The only care offered at the time was HIV testing and condoms to reduce new infections as well as education on positive living.

The Mukamba Clinic was like many others in the country facing the HIV epidemic, making little progress, and seeing one Aids-related death after another.

According to UNAids, Aids-related deaths in Zimbabwe peaked between 2000 and 2003, where an estimated

120 000 people died annually over this period.

Viola Chisadza has been a nurse aid at Mukamba since 1982. She vividly remembers how difficult it was for people living with HIV in the 1980s leading up to late 2003, when USAid started delivering medical supplies to the clinic.

Things changed when USAid (Zimbabwe), working with the Health and Child Care ministry, started providing anti-retrovirals (ARVs) and established a functioning supply chain management system to deliver these life-saving medicines and other medical supplies to communities.

There is sadness in Chisadza’s eyes as she recalls what it was like before the distribution system kicked off.

“ARVs and HIV rapid test kits were not available for patients who came to the clinic. Condoms were also not easily available to them, so people could not protect themselves from the disease,” she said.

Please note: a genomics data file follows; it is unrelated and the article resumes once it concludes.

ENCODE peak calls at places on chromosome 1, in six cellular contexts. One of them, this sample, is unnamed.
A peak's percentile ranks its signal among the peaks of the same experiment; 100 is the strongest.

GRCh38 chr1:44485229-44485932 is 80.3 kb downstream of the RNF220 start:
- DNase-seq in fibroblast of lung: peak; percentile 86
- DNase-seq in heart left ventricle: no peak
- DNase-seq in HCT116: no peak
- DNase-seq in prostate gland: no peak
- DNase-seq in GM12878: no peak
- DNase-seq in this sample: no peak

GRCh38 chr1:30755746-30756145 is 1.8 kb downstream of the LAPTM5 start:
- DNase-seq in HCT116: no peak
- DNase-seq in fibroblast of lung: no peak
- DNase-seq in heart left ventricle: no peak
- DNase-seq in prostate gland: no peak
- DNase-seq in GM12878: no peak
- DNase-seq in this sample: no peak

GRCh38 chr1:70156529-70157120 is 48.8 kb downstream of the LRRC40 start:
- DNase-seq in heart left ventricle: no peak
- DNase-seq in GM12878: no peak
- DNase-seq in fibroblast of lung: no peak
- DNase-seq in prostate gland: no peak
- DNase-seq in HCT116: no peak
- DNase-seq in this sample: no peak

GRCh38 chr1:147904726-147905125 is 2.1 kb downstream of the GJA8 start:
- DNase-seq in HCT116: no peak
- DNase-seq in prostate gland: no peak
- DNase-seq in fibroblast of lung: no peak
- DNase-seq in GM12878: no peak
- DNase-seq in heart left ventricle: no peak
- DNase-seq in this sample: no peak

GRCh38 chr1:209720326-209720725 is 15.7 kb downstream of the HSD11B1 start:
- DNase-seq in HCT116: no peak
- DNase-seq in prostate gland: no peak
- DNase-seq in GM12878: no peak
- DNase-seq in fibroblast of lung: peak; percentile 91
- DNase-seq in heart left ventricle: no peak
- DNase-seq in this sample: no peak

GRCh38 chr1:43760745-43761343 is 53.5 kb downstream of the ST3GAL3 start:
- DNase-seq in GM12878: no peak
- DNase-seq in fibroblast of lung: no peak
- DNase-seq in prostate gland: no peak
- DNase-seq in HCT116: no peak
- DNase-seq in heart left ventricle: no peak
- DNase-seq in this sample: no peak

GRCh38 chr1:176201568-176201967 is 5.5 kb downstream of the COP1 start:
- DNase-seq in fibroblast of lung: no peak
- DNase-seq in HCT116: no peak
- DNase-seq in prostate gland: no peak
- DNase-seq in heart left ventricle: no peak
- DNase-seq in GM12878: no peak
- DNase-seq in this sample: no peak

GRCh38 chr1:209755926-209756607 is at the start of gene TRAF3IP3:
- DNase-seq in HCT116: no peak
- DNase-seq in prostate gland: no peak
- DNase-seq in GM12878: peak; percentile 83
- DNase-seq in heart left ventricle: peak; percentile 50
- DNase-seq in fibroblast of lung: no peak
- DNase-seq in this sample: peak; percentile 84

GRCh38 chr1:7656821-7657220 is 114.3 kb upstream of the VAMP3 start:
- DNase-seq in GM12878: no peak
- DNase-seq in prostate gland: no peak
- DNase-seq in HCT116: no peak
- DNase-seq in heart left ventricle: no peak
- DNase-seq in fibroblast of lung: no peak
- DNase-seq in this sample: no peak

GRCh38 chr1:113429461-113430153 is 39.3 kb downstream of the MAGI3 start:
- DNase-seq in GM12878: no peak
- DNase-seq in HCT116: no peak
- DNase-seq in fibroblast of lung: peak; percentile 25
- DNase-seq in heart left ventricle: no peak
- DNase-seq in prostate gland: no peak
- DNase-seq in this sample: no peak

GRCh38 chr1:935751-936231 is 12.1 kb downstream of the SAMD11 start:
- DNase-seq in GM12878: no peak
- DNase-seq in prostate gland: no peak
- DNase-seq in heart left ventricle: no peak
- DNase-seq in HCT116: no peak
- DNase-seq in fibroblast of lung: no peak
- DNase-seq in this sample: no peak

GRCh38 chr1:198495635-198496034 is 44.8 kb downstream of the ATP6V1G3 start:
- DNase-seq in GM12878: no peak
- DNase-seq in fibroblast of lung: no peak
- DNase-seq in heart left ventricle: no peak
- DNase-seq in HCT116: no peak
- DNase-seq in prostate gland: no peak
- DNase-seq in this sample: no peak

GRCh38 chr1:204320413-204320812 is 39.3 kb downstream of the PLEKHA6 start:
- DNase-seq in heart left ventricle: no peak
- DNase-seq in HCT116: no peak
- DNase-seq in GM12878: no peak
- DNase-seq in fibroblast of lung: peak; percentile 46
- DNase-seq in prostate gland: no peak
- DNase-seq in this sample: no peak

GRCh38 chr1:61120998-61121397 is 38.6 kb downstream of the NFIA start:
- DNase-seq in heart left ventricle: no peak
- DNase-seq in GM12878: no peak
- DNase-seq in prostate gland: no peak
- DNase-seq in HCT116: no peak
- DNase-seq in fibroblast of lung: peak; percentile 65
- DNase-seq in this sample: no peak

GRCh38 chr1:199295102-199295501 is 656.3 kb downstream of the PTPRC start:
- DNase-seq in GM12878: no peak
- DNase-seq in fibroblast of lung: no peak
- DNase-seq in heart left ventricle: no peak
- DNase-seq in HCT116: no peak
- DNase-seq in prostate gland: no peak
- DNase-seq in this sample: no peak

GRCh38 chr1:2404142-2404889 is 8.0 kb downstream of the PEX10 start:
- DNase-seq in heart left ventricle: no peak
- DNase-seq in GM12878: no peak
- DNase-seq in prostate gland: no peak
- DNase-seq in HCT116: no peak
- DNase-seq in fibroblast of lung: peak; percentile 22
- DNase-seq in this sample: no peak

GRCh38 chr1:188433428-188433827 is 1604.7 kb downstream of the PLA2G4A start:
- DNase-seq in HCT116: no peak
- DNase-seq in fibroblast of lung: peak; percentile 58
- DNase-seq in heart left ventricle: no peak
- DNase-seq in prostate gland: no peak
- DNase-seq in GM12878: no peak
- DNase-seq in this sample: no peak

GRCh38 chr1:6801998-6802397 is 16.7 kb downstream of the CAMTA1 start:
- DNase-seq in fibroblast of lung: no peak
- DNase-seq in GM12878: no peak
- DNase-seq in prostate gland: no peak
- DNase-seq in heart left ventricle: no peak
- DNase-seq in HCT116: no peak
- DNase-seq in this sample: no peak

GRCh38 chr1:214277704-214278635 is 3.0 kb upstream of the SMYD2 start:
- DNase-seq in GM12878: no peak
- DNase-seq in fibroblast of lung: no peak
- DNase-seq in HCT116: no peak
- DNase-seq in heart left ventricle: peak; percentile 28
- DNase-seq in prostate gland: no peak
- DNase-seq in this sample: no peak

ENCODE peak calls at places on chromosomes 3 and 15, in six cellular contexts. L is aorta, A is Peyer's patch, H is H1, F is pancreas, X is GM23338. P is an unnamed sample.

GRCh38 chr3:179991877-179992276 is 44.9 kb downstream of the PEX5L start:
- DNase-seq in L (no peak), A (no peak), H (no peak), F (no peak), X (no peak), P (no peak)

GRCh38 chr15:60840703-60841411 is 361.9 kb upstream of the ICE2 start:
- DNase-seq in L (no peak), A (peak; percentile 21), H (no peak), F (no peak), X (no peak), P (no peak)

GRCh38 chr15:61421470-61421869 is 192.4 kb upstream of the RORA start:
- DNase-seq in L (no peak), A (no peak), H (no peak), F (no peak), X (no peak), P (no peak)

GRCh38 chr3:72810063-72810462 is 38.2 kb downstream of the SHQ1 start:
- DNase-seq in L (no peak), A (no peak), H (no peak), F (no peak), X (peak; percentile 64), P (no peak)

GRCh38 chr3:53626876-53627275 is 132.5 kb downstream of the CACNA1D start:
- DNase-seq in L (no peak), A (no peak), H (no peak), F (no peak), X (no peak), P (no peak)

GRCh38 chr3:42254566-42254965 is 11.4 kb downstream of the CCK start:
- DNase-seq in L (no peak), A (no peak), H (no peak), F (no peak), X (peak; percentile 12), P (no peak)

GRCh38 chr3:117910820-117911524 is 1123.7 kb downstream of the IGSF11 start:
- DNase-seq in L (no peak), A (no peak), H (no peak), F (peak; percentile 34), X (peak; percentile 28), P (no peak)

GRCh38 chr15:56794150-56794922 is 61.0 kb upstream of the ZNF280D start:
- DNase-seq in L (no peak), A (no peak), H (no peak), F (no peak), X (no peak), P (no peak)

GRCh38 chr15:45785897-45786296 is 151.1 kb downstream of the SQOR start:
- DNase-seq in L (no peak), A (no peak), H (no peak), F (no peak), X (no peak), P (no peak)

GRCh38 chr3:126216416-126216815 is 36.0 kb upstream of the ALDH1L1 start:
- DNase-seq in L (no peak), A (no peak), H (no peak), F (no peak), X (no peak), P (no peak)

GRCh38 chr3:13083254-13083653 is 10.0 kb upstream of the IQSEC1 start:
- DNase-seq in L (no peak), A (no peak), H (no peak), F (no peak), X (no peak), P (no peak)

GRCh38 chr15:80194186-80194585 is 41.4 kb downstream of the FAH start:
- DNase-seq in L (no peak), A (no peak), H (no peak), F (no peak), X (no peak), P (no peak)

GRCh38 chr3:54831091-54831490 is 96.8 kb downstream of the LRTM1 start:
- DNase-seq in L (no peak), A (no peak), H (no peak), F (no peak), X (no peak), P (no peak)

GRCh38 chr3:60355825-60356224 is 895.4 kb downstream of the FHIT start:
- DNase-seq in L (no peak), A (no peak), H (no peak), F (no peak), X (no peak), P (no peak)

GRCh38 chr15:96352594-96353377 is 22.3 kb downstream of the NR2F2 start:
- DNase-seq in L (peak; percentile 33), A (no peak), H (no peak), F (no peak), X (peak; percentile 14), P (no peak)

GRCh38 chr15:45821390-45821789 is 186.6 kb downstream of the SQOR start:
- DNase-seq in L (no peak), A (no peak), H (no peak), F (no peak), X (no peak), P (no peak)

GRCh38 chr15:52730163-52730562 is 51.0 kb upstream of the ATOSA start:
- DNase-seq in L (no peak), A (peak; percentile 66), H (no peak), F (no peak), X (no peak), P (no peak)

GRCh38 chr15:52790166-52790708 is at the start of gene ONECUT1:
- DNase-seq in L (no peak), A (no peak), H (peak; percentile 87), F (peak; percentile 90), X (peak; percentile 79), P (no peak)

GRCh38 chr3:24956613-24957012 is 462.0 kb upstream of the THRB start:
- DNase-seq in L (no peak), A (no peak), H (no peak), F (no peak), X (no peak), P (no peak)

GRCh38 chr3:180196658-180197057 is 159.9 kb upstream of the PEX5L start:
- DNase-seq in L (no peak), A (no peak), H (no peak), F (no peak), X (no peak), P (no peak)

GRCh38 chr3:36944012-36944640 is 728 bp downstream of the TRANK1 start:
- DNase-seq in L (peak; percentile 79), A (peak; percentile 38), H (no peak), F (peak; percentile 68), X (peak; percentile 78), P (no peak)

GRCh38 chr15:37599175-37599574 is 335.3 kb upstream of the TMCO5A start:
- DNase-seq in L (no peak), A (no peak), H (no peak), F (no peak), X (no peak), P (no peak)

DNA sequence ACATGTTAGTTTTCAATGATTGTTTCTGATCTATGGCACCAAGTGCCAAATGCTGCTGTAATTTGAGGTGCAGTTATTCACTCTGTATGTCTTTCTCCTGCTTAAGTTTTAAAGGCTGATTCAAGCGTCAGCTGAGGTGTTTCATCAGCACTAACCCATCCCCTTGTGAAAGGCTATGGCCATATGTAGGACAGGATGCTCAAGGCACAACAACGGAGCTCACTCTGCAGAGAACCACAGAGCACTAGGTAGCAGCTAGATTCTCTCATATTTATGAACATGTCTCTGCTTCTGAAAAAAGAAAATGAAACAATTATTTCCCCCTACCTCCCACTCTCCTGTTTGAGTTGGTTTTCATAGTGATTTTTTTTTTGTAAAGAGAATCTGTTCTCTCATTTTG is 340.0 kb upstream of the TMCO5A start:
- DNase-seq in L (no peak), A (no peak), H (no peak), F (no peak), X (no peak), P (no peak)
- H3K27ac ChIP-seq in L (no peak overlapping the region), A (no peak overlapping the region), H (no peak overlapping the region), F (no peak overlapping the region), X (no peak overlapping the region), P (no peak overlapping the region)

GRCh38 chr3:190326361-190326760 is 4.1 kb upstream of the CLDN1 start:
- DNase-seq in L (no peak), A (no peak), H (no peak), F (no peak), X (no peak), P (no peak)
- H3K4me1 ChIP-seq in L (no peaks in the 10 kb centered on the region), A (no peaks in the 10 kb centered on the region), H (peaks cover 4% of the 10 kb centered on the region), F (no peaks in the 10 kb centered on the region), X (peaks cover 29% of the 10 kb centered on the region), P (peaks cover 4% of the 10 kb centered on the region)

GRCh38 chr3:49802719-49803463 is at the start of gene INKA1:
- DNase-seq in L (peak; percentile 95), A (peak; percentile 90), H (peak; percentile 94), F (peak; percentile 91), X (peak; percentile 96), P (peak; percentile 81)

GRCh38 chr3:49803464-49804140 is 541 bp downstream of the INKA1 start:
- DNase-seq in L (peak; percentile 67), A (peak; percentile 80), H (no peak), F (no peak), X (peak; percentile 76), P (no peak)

“Sadly, too many patients only came to the clinic when they were extremely sick, and at times, were carried on wheelbarrows because they could no longer walk.

“Since medicines and even test kits were not found at the nearest clinic, community members who got sick had to travel up to 50km to the district hospital to get tested.”
Chisadza said as some patients could not afford the transport costs, they either went late or they just did not go.

Consequently, many died while HIV-positive mothers gave birth to infected babies.

In the midst of this dire situation, David Alt, who served as chief of party for the project over its 14 years and retired earlier this year, recalls the major challenge.

“Some medicines and medical supplies, for example, contraceptives and condoms, were available in Zimbabwe’s capital city, Harare, but there was no system in place to help distribute them to different facilities in the country,” he said.